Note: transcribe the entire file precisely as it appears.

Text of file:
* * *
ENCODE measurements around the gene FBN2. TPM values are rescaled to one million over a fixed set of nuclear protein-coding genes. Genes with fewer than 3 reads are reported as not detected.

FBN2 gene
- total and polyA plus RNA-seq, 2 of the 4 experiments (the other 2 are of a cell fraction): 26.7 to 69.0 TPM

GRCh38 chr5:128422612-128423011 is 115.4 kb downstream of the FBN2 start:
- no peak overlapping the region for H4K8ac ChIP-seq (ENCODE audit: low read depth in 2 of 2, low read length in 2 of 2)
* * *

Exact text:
ENCODE measurements around the gene FBN2. TPM values are rescaled to one million over a fixed set of nuclear protein-coding genes. Genes with fewer than 3 reads are reported as not detected.

FBN2 gene
- total and polyA plus RNA-seq, 2 of the 4 experiments (the other 2 are of a cell fraction): 26.7 to 69.0 TPM

GRCh38 chr5:128422612-128423011 is 115.4 kb downstream of the FBN2 start:
- no peak overlapping the region for H4K8ac ChIP-seq (ENCODE audit: low read depth in 2 of 2, low read length in 2 of 2)